So, how did you go taking your kids or grandkids out for a bit of a fish over the school holidays? With bad weather and strong northerly winds, the Brisbane River turned out to be the best option for fishing.
The freshwater had flushed schools of small prawns out to a number of structures along the Pinkenba side of the Brisbane River. Those anglers that ventured out in the wind and the rain all got a respectable feed of squire and bream.
The best bait was whole green prawns on a 3/0 hook casting around pylons, walls and any structure that holds live bait. We don’t use a sinker when using whole prawns, but if we use yabbies we use a small sinker like a 00 sinker on top of the hooks.
Squire are small snapper and as such they have a bag limit of four, a boat limit of eight, a limit of one over 70cm and a size limit of 35cm.
Bream have a size limit of 25cm with a bag limit of 30. I’ve always found the best time to fish the Brisbane River is March, especially if fishing the old sunken wall. Check out the five squire and three bream that Nathan Perkins and his son Ted caught off Pinkenba (pictured).
There has also been good whiting caught in Hayes Inlet and the Pine River. There were a number of whiting more than 40cm long caught in Hayes Inlet during the school holidays. Next time you drive over the bridge, look towards the mouth of Mullet Creek and you will see a number of pelicans there. They are feeding on schools of whiting fingerlings.
This is also why there are so many flathead in the inlet and the odd tailor in winter. For those who ventured north for the school holidays, there were whiting all the way up the coast.
This is why Redcliffe City Amateur Anglers has now made all trips other than S.Q.A.F.C.A. trips, ‘go as you please’ trips from Double Island Point to the Nerang River.
This GAUP boundary is regarded as the best fishery in Australia with a large diverse number of species in this boundary.
This also helps with Queensland Fisheries possession limits and members who may have a 4WD and not a boat and vice versa. Ten-year-old Liam Coffey from Narangba proves this with the cod he caught at Noosa North Shore whilst on school holidays (pictured).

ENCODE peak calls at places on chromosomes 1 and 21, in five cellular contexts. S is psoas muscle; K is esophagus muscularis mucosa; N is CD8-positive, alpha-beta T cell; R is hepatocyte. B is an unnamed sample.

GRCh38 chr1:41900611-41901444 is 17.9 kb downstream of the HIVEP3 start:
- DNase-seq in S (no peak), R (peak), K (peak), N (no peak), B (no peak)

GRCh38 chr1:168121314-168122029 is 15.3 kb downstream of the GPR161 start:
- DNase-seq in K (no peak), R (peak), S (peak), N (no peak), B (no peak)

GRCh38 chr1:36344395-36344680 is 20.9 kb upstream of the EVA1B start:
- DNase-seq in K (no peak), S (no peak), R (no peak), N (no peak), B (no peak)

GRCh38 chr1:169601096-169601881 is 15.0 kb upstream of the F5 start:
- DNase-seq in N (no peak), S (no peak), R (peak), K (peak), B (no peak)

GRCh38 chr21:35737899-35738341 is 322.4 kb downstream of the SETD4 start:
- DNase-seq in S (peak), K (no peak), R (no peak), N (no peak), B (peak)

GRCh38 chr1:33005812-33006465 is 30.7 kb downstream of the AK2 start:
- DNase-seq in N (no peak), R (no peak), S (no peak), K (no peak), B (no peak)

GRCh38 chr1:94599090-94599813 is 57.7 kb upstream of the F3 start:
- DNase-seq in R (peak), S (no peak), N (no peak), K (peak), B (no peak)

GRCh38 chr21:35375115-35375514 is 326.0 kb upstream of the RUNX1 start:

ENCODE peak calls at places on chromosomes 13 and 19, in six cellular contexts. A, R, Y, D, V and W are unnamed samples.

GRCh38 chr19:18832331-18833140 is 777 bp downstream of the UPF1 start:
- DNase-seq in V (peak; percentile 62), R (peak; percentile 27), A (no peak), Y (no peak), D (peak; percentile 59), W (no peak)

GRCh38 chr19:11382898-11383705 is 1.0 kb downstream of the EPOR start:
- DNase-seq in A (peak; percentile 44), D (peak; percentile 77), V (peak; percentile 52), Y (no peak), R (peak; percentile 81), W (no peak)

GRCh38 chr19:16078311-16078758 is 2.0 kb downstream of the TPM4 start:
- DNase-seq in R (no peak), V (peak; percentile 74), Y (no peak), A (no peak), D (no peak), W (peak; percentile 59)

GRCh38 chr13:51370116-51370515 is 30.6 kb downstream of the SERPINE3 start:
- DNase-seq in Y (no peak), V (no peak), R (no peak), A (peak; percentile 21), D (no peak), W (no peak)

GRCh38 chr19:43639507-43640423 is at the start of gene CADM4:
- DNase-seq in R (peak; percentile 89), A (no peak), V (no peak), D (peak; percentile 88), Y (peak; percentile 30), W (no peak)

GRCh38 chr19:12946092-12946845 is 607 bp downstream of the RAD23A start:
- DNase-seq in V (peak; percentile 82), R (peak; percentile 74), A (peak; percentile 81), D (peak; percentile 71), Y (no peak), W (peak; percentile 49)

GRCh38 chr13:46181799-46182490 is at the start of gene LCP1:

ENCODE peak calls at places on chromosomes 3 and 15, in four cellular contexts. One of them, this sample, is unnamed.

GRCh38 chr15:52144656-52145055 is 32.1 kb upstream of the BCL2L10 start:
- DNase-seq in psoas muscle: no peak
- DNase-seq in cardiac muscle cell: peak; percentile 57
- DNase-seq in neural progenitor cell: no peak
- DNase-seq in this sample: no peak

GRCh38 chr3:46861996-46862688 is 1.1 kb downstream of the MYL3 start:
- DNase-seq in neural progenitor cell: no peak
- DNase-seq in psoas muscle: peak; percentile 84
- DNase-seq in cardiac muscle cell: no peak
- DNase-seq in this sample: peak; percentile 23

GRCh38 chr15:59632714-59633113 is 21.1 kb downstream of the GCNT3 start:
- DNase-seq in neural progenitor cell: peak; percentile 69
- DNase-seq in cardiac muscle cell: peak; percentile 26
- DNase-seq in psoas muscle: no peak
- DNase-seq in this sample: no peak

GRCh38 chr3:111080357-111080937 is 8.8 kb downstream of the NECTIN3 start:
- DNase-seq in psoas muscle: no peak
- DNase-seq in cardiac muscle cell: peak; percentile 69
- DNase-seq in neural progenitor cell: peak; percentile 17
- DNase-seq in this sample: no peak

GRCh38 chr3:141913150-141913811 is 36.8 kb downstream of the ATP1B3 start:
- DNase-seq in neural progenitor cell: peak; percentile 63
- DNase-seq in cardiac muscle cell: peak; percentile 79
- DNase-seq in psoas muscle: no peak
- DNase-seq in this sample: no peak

I’ve had a number of phone calls about the planned closures of commercial fishing in the Great Barrier Marine Park. I can tell you that UNESCO and the federal government put pressure on the state government to implement this closure as the federal government overrides the state government.
The Queensland Government has scientific research that states fishing has minimal impact on the health of the Great Barrier Reef Marine Park.
The bulk of the damage happening to the reef comes from runoff from farms during flooding. I spoke to a number of commercial fishermen and most are reasonably happy with the $160 million on the table for the buyback of licences.
The cost of fuel and maintenance on equipment is so much that it is very expensive to be a commercial fisherman. Even here in Moreton Bay, a trawler can use 300 litres of fuel to trawl for prawns over a number of days.
The freight truck on the MICAT is $1250 over to Moreton Island and back and there is also a delivery charge on top of that for large eskies full of ice. Most commercial fishermen I know average the age of 60 and over so most are approaching retirement age.
The big news is that we have just released the dates for the 2024 Moreton Island Classic. The dates are 28-31 August at the Bulwer Fire Brigade, Moreton Island. Follow on Facebook by searching for Moreton Island Fishing Classic.
Don’t forget Clean Up Australia Day on Sunday, 3 March.
Stay warm and safe out on the water.